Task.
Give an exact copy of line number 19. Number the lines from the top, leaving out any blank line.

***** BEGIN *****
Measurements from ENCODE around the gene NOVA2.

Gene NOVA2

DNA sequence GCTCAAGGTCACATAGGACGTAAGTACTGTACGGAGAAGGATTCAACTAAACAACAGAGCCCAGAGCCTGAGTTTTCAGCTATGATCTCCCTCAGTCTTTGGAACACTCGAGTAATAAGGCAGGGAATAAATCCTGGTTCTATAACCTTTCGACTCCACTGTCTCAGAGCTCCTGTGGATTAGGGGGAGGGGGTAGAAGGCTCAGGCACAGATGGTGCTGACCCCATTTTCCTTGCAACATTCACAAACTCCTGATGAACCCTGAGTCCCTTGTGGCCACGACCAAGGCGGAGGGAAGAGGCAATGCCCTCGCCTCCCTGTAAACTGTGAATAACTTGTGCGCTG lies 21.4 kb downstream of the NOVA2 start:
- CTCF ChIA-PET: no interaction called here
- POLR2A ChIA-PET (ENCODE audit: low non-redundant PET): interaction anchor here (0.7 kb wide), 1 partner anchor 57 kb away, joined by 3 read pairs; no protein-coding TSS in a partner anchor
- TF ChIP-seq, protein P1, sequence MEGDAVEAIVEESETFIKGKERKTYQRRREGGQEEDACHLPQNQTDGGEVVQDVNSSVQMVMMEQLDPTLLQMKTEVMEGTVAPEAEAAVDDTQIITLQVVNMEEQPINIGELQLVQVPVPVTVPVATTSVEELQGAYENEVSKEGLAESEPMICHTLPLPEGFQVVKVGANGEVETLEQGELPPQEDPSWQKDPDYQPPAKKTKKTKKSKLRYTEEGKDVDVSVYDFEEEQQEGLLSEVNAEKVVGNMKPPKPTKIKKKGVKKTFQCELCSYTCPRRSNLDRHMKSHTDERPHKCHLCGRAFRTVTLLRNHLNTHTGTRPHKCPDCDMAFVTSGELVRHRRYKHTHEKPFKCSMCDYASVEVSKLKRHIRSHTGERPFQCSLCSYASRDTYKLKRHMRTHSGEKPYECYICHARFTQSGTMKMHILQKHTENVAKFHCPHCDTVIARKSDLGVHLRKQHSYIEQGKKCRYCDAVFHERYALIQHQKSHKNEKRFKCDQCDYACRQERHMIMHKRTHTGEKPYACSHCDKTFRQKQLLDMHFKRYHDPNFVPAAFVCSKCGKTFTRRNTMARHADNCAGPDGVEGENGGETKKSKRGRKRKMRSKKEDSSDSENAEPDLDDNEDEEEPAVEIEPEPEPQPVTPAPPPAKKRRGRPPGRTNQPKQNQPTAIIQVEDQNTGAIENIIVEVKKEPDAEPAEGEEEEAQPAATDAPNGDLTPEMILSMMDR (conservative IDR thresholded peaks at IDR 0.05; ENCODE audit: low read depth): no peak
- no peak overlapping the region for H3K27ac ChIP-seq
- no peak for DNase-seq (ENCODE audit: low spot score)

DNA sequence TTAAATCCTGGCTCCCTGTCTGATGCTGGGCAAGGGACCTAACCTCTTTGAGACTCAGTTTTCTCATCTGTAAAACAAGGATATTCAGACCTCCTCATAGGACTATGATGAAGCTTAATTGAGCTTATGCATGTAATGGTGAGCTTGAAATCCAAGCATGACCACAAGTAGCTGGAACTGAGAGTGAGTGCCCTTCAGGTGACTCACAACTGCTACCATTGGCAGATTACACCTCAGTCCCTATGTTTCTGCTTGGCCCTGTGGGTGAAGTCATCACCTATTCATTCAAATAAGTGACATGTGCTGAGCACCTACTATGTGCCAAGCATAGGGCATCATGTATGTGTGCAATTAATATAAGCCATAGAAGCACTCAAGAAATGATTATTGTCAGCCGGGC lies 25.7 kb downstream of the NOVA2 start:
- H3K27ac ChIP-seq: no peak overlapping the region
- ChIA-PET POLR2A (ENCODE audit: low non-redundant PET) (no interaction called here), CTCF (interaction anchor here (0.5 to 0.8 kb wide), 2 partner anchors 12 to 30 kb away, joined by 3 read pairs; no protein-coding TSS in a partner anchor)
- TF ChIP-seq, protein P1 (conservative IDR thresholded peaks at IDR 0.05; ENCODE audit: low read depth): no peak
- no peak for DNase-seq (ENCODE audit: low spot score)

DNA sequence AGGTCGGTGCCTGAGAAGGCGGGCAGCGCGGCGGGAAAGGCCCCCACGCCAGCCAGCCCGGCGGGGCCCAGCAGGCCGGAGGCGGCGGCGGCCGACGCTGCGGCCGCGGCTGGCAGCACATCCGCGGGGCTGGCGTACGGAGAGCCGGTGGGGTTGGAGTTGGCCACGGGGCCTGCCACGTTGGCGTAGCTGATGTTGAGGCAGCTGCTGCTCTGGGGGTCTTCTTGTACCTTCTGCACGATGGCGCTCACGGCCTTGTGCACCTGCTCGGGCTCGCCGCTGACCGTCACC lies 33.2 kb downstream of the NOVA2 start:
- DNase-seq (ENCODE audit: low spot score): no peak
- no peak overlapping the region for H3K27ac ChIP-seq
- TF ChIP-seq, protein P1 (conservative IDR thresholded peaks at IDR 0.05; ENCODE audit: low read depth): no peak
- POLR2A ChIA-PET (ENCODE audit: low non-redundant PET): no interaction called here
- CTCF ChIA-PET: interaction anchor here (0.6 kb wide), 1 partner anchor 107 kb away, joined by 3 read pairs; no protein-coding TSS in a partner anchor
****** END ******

- CTCF ChIA-PET: interaction anchor here (0.6 kb wide), 1 partner anchor 107 kb away, joined by 3 read pairs; no protein-coding TSS in a partner anchor